Earlier this month, Hanna Lakkala, Juha Kaskinen and I (Marianna B. Ferreira-Aulu) visited Bogotá and Lima to run the second round of workshops for the project “Native crops for sustainable and innovative food futures in Peru and Colombia – PECOLO” together with local partners.
PECOLO project is a collaboration between Universidad el Bosque (UEB) in Bogotá, Universidad Nacional Agraria La Molina (UNALM) in Lima, and the University of Turku (UTU). It is funded by the Ministry for Foreign Affairs of Finland, and has the objective of developing innovation environments around Andean native crops using methodologies and tools of futures studies, as well as to foment high quality research on sustainable and nutritious Andean crops.
The process of the PECOLO project goes as follows:
On the 1st workshop in November 2017, participants did an Environmental Scanning of the Andean food and agriculture sector in each country. An adapted version of the Futures Wheel was used as a tool for organizing ideas and inspiring discussion. Futures Wheel is a brainstorming method developed by the Millennium Project co-founder Jerome Glenn that helps to identify megatrends, trends, weak signals, events and decisions of certain topics. In our version of it, the “current state-of-the-art wheel” was used to current situation and topics related to the food and agriculture sector. (read more about the first workshop here)
The second round of workshops was conducted in early May 2018. A 2-day program was ran in both universities: UEB and UNALM. On the first day, FFRC director Juha Kaskinen gave a lecture on scenario thinking for the teaching staff, as well as masters and doctoral students. On the second day, a workshop for non-academic partners was organized, where local experts could exercise scenario building in practice. The experts were invited by our partner universities (UEB and UNALM), and they were coming from governmental institutions, private companies, NGO’s and active members of the civil society. In addition to me, all other facilitators were local, and they participated on the lecture of the first day.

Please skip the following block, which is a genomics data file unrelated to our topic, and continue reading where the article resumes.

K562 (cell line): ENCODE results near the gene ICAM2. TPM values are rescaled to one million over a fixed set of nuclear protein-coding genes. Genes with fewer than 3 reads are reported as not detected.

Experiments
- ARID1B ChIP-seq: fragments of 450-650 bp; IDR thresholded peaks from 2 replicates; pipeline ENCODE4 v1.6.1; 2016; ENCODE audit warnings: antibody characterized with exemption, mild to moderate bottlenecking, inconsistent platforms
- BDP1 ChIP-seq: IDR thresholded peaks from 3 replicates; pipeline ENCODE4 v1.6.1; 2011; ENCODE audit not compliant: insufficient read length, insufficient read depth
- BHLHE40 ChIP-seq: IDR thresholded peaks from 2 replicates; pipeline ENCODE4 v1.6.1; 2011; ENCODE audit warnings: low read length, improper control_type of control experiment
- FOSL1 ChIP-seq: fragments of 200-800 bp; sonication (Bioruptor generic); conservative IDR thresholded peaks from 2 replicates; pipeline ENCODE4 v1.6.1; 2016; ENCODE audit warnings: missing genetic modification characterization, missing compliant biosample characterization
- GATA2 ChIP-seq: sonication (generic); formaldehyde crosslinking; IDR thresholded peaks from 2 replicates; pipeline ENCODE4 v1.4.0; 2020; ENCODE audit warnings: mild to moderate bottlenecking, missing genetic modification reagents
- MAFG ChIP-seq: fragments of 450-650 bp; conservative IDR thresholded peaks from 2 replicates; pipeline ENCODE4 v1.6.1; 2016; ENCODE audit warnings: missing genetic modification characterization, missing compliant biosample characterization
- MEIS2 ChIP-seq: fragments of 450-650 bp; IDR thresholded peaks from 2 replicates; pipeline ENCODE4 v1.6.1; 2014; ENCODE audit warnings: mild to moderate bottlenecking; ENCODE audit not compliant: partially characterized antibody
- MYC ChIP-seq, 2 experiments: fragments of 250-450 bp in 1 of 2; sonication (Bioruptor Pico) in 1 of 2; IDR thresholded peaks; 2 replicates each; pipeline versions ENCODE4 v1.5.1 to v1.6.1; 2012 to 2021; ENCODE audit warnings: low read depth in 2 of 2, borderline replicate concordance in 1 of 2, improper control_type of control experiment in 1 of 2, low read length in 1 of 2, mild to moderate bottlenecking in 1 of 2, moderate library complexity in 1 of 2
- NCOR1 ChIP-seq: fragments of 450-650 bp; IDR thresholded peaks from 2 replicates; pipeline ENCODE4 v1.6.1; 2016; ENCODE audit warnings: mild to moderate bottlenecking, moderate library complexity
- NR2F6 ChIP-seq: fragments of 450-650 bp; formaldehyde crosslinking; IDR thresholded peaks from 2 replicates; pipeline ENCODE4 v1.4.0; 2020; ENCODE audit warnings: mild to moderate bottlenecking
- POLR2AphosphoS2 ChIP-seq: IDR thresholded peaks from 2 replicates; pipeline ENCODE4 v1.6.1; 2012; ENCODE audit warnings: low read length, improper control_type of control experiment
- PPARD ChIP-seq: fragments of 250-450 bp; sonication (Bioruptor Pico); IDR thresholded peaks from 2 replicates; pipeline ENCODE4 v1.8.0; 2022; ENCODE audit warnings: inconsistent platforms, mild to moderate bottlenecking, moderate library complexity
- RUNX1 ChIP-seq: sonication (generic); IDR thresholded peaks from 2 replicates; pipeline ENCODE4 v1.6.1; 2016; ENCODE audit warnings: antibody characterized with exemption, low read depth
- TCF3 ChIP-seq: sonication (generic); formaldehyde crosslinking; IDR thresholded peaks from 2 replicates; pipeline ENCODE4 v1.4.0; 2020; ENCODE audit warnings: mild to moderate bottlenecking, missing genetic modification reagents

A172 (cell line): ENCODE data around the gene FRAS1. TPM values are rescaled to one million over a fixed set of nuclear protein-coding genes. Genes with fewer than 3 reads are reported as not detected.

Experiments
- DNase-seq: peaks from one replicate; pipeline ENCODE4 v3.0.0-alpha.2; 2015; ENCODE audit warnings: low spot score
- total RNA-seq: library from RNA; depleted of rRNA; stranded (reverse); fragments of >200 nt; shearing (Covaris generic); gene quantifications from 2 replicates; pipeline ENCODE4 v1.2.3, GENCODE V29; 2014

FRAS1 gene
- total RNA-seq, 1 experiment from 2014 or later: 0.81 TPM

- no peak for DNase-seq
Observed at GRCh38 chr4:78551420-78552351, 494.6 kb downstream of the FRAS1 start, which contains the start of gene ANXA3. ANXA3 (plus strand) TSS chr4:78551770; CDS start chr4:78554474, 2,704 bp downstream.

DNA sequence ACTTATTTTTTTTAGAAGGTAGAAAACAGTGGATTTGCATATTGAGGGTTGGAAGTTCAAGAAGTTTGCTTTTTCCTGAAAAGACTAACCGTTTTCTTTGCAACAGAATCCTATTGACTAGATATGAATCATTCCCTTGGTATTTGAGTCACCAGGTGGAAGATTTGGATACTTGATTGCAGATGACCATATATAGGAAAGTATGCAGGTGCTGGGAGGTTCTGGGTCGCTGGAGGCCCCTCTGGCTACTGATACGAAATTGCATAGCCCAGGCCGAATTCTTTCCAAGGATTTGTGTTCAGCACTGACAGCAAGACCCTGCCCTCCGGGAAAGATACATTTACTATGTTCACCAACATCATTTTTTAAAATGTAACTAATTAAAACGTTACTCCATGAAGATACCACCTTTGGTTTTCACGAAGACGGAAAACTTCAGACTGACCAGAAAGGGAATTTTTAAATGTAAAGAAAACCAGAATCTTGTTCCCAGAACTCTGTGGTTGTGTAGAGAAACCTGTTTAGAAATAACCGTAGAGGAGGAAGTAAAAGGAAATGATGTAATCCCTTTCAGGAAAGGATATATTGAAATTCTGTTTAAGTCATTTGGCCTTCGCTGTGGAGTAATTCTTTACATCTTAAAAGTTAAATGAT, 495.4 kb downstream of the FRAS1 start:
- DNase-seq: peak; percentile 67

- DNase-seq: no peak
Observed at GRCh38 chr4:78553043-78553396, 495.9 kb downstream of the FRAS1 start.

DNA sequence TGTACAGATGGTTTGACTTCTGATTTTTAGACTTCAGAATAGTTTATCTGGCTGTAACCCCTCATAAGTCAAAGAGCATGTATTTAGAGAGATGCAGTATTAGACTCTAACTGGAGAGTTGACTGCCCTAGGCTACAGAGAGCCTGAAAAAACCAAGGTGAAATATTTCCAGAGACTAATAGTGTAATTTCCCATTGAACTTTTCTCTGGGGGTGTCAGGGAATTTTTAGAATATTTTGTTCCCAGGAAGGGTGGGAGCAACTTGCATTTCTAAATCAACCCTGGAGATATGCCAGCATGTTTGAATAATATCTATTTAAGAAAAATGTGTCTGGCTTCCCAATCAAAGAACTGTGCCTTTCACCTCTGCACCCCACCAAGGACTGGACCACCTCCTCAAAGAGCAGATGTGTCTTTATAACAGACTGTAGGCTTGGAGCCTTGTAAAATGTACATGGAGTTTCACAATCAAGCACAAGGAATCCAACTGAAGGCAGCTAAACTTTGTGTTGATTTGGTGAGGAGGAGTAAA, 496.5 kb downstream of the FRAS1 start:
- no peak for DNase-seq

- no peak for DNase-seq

Based on the results from the first workshop conducted in 2017, participants selected (from the futures wheel produced) six important factors for agricultural innovation system considering PESTEC aspects (Politic, Economic, Social, Technologic, Ecologic and Cultural), and constructed a Futures Table.
The table consisted on nine lines and five columns. The six important factors picked from the results of the first workshop became variables on the table, and participants filled in four different futures states for each of these variables, using their expert knowledge of the field. Also Megatrends, Black Swans and Weak signals affecting all futures states were stated. Once the table was completed, participants drew paths for desirable, avoidable, and probable scenarios, which were then described as narratives. This is the process we used to create the scenarios for the agricultural innovation system in 2030.
Here is an example of a complete Futures Tables, for illustration purposes:
Following this work, the next steps are to build roadmaps for these desirable futures (in autumn 2018) and finally, to develop action plans and recommendations to various interest groups (in Spring 2019).
Preliminary results from this second workshop shows that experts of both countries, Peru and Colombia, are hungry for more cooperation between sectors of the society. They understand the significance of public-private partnerships and associations, and advocate for transfer of technology (ToT) across different sectors. A common theme in the workshops of both countries was also the improvement of the lives of rural communities and the value of the knowledge of traditional populations for developing innovative systems in the food and agriculture systems.